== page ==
There’s this feeling that I sometimes get when visiting a World Heritage site that it’s been frozen in time. This is particularly true in places like Venice that are open-air museums and largely operated for tourists, but it seems to happen everywhere. In some ways this is excellent – World Heritage listing is an important way of ensuring that properties are maintained by their governments and it gives a pathway for supporting their upkeep via tourism.
But it does raise the question – what version of the past should we be preserving? Time is a river and we’re all floating down it – nothing lasts forever, or even stays the same. Consider the Acropolis in Athens.
I visited in 2002, fresh off a 32 hour flight from Melbourne. It was the start of a long trip through the Eastern and Central Europe and I was excited. My background in Classical studies had prepared me somewhat for seeing the place that is portrayed as the origin of all that is good in Western culture.
The Acropolis is lit up at night and can be seen from all over Athens. The word refers to the rocky outcrop, but most people use it as shorthand for the Parthenon, the main temple on the summit. It’s a beautiful sight, and instantly recognisable. The structure of the Parthenon is a kind of shorthand for the golden age of Athens – its perfect measurements and sublime sculpture reflect the literary and cultural achievements in the fourth century BCE. I had a film camera and a shonky tripod, but I managed to take a photo of myself by the side of the road with the temple in the background.
I visited the next day. It was a shock.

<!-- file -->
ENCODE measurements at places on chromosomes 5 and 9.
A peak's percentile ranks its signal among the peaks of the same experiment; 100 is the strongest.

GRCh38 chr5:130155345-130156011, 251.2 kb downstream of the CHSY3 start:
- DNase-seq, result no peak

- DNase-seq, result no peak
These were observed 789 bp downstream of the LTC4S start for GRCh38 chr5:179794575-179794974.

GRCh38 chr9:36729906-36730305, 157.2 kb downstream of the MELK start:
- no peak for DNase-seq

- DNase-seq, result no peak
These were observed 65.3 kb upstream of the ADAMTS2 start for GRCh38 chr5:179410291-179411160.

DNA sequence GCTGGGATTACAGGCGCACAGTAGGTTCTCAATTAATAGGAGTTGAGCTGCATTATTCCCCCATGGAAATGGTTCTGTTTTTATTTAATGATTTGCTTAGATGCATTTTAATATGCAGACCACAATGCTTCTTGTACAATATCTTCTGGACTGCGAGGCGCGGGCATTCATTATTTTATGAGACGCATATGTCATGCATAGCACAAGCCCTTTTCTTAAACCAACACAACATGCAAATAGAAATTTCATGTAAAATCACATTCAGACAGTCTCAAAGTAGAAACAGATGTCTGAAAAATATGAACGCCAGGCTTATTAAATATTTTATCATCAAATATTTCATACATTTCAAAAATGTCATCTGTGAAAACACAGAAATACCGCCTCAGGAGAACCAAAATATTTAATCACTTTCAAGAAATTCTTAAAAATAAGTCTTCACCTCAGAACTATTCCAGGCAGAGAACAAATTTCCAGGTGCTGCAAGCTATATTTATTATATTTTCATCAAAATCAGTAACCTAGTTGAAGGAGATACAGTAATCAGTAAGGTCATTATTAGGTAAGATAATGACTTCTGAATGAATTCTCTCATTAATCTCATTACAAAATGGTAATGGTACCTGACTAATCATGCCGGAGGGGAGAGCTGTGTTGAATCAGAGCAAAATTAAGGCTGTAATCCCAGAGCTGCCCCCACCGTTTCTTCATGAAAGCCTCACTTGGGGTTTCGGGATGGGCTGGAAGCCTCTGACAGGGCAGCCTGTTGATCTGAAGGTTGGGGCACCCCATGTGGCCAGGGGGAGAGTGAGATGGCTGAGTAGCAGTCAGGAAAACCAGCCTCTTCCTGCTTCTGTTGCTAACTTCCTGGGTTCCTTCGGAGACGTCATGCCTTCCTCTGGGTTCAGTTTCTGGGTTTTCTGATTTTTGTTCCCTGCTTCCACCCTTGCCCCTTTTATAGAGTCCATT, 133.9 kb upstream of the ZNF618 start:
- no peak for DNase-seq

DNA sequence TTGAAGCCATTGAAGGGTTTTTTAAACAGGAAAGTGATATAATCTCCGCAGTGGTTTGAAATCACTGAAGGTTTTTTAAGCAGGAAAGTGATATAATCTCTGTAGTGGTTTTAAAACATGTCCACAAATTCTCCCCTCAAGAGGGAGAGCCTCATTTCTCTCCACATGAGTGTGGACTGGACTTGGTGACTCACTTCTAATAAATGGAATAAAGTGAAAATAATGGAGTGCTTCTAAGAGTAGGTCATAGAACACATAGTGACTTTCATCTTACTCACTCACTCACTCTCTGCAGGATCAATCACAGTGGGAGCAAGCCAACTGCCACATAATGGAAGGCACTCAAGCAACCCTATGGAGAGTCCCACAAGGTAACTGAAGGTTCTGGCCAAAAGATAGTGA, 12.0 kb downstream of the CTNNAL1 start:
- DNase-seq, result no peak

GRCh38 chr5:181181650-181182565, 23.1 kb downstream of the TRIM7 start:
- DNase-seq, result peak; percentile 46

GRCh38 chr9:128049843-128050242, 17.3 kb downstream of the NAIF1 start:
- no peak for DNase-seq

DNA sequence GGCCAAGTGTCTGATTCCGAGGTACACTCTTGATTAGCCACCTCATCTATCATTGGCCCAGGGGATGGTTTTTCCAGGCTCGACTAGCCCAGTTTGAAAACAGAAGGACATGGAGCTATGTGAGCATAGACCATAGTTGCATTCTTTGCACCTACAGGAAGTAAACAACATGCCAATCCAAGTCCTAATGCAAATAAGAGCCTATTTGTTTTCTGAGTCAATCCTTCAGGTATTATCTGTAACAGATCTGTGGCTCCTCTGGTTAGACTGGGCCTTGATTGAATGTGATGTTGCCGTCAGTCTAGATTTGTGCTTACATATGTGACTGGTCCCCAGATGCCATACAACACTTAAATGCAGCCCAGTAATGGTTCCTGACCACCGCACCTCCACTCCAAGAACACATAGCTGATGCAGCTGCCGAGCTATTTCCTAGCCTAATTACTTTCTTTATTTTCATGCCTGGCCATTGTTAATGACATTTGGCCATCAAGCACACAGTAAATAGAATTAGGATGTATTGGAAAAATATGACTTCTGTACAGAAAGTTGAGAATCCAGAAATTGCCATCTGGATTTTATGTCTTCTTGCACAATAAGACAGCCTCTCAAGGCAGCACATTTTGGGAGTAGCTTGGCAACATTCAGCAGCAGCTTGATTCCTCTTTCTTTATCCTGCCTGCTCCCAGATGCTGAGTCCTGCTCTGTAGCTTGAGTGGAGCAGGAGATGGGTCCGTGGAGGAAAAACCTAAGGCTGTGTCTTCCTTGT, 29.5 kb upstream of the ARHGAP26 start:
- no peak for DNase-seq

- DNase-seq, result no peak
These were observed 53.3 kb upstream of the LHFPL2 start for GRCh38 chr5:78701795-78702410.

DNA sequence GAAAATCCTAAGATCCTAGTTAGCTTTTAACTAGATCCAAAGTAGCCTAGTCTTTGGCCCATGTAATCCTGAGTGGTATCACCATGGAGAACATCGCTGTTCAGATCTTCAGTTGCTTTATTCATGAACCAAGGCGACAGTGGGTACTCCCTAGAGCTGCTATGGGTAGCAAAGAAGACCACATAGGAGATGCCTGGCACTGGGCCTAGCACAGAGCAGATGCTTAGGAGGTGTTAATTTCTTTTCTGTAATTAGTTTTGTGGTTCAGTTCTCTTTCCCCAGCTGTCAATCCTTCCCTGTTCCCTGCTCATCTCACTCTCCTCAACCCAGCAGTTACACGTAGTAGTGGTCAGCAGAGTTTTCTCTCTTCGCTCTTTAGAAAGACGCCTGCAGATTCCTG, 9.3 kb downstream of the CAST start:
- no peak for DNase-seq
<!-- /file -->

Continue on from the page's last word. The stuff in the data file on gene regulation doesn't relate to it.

Up close the place was covered in rubble, cranes and hoarding. As a site it’s in constant renovation and restoration, but is moderately tourist unfriendly. Walking around was mildly hazardous due to the risk of tripping. The temple itself was a shambles, in far worse repair than I had imagined. It seemed like a strong breeze would blow the entire structure down in an explosion of marble dust. Most of the sculptures have been removed from the site. The “Elgin” (or “Parthenon”) marbles were taken to London in in the 19th century, much to the Greek Government’s disgust and the remainder are located in a nearby museum.
I would say that it was a disappointment, but I knew better. The truth is that nothing is forever – the structure of the Parthenon was damaged by an ammunition explosion in a war between Ottoman Turkey and Venice in the 17th century. Combine that with the removal of the sculptures and general neglect, and this thing that we think we’ve preserved is little more than a shell.
But even beyond that we need to think about which version of the past we’ve preserved. By glancing at the property you wouldn’t easily realise that it has been continuously inhabited up until the recent past. The current Parthenon was built over the top of a series of other temples, dating all the way back to a Mycenaean fortress from the 2nd millennium BCE. The construction of the Parthenon has been followed by two thousand years of other uses of the site – Byzantine, Frankish and Ottoman. All traces of these periods have been expunged in an effort to restore the site to its “original” form. What you are seeing now is perhaps no less of a theme park than the total reconstruction of the Warsaw Old Town.
Things change, even when we think we’ve frozen them in time in some ideal configuration. Consider the World Heritage sites in nearby Syria. Two of them have been destroyed in the current war and the remainder are under threat. Leave it long enough and everything is gone – Africa will crash into Europe and the human race will have relocated to space or gone extinct.
I don’t for a second suggest that attempting to preserve the past isn’t important. But we might be wrong about both what’s worth preserving, and also our ability to do so.